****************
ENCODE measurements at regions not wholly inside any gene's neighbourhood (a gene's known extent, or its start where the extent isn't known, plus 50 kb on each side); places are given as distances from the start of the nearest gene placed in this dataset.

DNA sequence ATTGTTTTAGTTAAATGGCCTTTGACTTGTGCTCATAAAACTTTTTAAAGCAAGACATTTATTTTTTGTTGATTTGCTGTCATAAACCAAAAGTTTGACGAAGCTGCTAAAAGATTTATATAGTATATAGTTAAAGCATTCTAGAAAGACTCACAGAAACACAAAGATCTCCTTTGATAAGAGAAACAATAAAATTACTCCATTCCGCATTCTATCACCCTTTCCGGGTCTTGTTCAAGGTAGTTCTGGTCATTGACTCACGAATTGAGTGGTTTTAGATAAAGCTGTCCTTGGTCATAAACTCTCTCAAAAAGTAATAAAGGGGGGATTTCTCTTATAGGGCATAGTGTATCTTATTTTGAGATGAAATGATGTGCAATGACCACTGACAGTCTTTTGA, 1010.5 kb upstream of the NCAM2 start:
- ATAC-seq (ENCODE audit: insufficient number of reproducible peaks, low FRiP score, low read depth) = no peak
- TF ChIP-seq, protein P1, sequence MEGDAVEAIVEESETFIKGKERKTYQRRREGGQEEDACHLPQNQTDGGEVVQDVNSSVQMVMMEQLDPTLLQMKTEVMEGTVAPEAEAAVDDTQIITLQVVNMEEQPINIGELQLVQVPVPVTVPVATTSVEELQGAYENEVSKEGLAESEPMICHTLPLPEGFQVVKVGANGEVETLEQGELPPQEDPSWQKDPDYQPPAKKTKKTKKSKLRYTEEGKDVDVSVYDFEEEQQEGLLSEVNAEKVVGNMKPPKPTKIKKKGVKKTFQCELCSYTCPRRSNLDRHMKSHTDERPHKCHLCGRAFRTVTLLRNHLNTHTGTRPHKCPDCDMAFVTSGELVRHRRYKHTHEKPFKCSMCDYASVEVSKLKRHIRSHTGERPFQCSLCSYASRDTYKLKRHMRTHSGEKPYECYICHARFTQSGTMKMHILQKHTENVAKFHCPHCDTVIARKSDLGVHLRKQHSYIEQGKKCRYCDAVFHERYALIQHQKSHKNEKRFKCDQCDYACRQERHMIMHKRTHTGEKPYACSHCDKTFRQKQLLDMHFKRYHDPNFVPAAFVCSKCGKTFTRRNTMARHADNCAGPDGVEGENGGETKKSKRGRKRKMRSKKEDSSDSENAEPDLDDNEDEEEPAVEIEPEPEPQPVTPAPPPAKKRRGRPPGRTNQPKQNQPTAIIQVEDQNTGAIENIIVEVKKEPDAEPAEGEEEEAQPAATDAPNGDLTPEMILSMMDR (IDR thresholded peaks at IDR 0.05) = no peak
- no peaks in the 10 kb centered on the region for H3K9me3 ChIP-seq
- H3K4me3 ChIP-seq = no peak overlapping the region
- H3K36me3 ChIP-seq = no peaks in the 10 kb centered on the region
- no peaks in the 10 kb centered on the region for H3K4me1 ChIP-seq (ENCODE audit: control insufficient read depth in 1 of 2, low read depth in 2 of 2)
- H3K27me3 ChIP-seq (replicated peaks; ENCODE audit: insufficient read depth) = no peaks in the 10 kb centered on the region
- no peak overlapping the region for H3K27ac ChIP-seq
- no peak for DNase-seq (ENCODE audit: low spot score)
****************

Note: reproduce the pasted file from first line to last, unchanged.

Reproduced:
ENCODE measurements at regions not wholly inside any gene's neighbourhood (a gene's known extent, or its start where the extent isn't known, plus 50 kb on each side); places are given as distances from the start of the nearest gene placed in this dataset.

DNA sequence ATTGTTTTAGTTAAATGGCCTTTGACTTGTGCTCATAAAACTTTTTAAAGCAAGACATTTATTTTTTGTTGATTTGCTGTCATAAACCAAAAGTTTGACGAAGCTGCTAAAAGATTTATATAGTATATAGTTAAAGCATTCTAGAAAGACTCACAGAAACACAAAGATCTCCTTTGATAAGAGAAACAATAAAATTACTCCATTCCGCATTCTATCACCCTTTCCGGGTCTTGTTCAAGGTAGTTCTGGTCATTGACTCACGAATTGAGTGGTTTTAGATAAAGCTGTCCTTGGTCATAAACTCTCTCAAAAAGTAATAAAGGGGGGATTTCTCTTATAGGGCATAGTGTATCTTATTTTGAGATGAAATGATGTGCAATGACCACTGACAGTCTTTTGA, 1010.5 kb upstream of the NCAM2 start:
- ATAC-seq (ENCODE audit: insufficient number of reproducible peaks, low FRiP score, low read depth) = no peak
- TF ChIP-seq, protein P1, sequence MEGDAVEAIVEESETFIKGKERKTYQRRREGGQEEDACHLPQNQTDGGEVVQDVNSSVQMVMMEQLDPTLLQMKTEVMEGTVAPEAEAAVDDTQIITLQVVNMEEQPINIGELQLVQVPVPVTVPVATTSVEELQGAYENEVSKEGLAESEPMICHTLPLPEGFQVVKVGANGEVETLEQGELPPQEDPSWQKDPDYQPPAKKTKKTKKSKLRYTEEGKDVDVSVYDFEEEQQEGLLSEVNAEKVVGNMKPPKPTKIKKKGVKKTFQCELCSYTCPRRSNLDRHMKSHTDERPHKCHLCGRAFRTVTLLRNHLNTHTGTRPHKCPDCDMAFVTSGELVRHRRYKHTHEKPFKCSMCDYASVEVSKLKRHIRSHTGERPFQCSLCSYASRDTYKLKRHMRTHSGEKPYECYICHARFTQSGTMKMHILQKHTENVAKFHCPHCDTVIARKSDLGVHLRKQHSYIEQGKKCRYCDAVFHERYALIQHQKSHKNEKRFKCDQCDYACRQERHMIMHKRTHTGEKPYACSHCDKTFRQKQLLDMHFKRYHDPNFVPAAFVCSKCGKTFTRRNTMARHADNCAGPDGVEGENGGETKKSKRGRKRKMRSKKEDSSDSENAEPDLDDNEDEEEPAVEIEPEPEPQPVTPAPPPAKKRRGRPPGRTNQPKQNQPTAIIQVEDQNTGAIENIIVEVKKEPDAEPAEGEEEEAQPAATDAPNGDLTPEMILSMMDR (IDR thresholded peaks at IDR 0.05) = no peak
- no peaks in the 10 kb centered on the region for H3K9me3 ChIP-seq
- H3K4me3 ChIP-seq = no peak overlapping the region
- H3K36me3 ChIP-seq = no peaks in the 10 kb centered on the region
- no peaks in the 10 kb centered on the region for H3K4me1 ChIP-seq (ENCODE audit: control insufficient read depth in 1 of 2, low read depth in 2 of 2)
- H3K27me3 ChIP-seq (replicated peaks; ENCODE audit: insufficient read depth) = no peaks in the 10 kb centered on the region
- no peak overlapping the region for H3K27ac ChIP-seq
- no peak for DNase-seq (ENCODE audit: low spot score)